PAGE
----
Yorkshire Water put up the backs of the people who wanted to help. My constituents are renowned for their common sense. They sent me here, so they must have common sense. They knew that it had not rained all summer and they would have helped Yorkshire Water. Eventually, they must have been tempted to leave the taps running on purpose, although they did not do so because they had too much common sense. Yorkshire Water threw away every chance of good public relations time after time.

The only time the chairman of Yorkshire Water wrote directly and unprompted to me was when I asked a question in the House and it was reported in the Financial Times the following day. That put a rocket under the chairman, but letters from my constituents seemed not to stir Yorkshire Water. The chairman of Yorkshire Water and I had clashed before. In years gone by, he had an untidy site at a place that my constituents know as Lowfields, which is now an industrial estate. I had to use the procedures of the House to make him relinquish Lowfields and bring it back into proper use.

Yorkshire people know that they can get nothing for nothing. They want Yorkshire Water to make a profit, but they are disgusted that the company should retreat first into the unregulated areas of its business before putting right all the damage and neglect that had occurred before privatisation.

The Government could not at first believe that Yorkshire Water could be so slow or so insensitive and pedantic towards its customers. We must help Yorkshire Water to regain the confidence of consumers, including my constituents and business generally. If we are to have the investment that has been urged, Yorkshire Water must regain the confidence of the City. As things stand, I do not believe that anyone in the City would say, "It is a good bet to put your money on Yorkshire Water." Unless it attracts investors, my constituents will be badly served.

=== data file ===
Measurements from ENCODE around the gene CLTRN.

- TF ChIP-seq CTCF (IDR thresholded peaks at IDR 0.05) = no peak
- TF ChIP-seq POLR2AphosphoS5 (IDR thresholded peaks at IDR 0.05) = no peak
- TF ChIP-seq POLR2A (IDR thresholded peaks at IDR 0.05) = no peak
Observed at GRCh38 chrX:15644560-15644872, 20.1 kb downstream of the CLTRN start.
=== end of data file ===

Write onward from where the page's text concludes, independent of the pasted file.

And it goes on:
The problem will be back with us next year. It is not Yorkshire Water's fault, of course, that it has not rained. Similarly, it is not the Government's fault that the reservoirs are not filling at the usual rate. But that means that the problem will return next year. Accordingly, the Government must maintain pressure on Yorkshire Water. They must keep pushing. On behalf of our constituents, we must nag the Government as well as Yorkshire Water and its directors. We must ensure that the company recognises that the mistakes of last year are not repeated this year.

6.1 pm

Mrs. Alice Mahon (Halifax)

Last year, when it became obvious to everyone in West Yorkshire, apart from those holed up at Yorkshire Water's headquarters and perhaps Ministers, that we were faced with almost certain cut-offs if appropriate action was not taken, I wrote to the Prime Minister. I did so in August. I wrote also to the Secretaries of State for the Environment and for Health. I asked for intervention and help.

The Prime Minister took five weeks to reply. When the Secretary of State for the Environment replied, he tried to defend the indefensible. The Secretary of State for Health adopted a similar approach. It was left to the people—I concede what the hon. Member for Calder Valley (Sir D. Thompson) said—and to local Members, local authorities and interested bodies to do all the shouting and pressurising. The Government abandoned us.

The water industry should never have been privatised. We know that water is vital to life. The privatisation of the industry has been a spectacular failure by any measure, especially in Yorkshire.